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Discussion in 'Barker Bass Forum' started by bad_andy, Nov 7, 2005.
Any chances that a 6 string bass could be had?
Thanks for the question. We've built one 6 string prototype. Joel Barker has it in Portland. I think sixes will eventually be in our line but not quite yet.
I see you have a Bossa--beautiful instruments. I was introduced to them by Hussain Jiffry, a bassist in LA (who played his Bossas as well as a Barker when he toured with Yanni).
Thanks for the prompt reply! Yeah, the Bossa OB-5 is my main axe and Hussain is a really personable guy. The Barker design intrigues me, I was just hoping that it was available in 6 since the vertical design also seems like it would eliminate the need to bend the left wrist to accomidate a wider neck... within reason anyway. How do the Barker basses work for slap bass playing?
Here's a quote from Bruce Jacobs, who reviewed a Barker for Bass Guitar magazine:
"Although I thought playing a vertical, fretted instrument would be weird, I was able to adapt quickly (though I'll admit that using a pick and slapping took a bit longer to master.)"
I have to defer to others with your question inasmuch as I'm not a slap type player. Trip could speak to this as could Eric Owens and doubtless others.
I personally think slapping on the Barker is very easy!
I attempted slapping and popping on a traditional upright and felt really ridiculous as I am sure I appeared...
Slapping the barker was just like slapping my strapped on BEE bass!
And wait till you hear it through effects!
I am the Joel who has the 6 string protype. Due to some genetic claims, I get my hands on Barker Basses early and often. I asked Dad/Lee to help me build a prototype 6 string because I saw it as an interesting mix. Todd Johnson had piqued my interest in the 6 string bass as a wholly different instrument than a four string. However, I find most of them to be a bit awkward to mess around with as well as heavy. I thought the Barker would be an ideal format for the 6 string.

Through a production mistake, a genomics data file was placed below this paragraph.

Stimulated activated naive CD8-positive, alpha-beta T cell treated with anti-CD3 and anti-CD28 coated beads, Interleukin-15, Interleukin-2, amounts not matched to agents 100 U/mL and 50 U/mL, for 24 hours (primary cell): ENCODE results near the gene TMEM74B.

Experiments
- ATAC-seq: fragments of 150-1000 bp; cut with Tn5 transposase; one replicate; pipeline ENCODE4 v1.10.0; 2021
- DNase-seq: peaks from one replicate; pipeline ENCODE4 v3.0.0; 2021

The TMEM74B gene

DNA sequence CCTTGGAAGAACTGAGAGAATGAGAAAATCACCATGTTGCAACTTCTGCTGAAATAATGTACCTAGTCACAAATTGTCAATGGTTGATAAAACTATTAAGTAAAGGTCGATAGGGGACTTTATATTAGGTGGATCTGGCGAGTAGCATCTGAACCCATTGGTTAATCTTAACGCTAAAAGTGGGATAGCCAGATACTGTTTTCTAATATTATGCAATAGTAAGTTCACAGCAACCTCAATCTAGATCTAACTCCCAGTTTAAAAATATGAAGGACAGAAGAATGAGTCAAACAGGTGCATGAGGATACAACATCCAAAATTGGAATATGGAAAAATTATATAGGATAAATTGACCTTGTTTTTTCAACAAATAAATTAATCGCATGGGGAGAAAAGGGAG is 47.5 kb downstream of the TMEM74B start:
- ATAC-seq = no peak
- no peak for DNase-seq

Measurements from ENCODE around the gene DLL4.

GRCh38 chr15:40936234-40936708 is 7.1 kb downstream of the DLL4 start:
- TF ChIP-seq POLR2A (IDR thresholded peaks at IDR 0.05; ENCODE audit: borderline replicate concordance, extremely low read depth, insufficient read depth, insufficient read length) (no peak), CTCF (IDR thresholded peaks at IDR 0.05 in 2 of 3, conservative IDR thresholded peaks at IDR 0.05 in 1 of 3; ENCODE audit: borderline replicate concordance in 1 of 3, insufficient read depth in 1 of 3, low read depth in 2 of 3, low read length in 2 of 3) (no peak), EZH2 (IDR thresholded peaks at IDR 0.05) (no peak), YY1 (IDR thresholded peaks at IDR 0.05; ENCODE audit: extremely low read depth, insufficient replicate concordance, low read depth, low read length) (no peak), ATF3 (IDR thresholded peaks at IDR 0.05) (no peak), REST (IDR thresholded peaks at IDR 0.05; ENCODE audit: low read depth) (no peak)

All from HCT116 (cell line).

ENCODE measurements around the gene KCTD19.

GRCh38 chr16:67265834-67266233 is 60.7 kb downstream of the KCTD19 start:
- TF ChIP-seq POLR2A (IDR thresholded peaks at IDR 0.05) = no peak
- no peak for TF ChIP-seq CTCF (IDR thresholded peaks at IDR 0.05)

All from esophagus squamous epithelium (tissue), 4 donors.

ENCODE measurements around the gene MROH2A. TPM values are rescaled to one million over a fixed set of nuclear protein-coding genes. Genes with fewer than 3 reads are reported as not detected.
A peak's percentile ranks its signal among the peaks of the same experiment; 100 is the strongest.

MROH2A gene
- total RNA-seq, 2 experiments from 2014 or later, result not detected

Our experiment was a success. It is a whole lot easier to get around on than a horizontal 6. It sounds pretty good. Unfortunately, Dad let me use the power tools, so it is not up to his level of quality visually. I will post a pic here soon.
Since I was able to get my hands into the production, I changed a couple of things about the design from the Barker standard.
For one, I did not install thumb rests, which make slapping a whole lot more possible. I am considering shaving the thumb rests on the my other basses down so that they are lower than the strings to get the same result. Other than that, a Barker is quite slappable. The first time people try, they rotate their hand the wrong direction. Instead of pointing your thumb back at your own elbow or up at your shoulder, point it ACROSS the instrument. Although the attitude of your thumb might be the opposite of your slap postition on a horizontal, your technique is the same.
that would be amazing a Barker 6 string.....wow I can only imagine.....
Wow, thanks! I'd love to see some pictures!
Here is a snapshot of the beast. Active Pickups (I believe the only Barker that has left the factory Active), no thumb rests, 2 too many strings.
Hi Andy, I play #21 in the Barker line and I give my thumb a workout. It is very easy and takes a slight adjustment to your slap technique. I will tell you that you will not find a richer thicker sound than BVB.
Eric (keeping the funk)
that six string looks amazing. I see what you mean about the no thumb rests. but what are pickups for anyway!!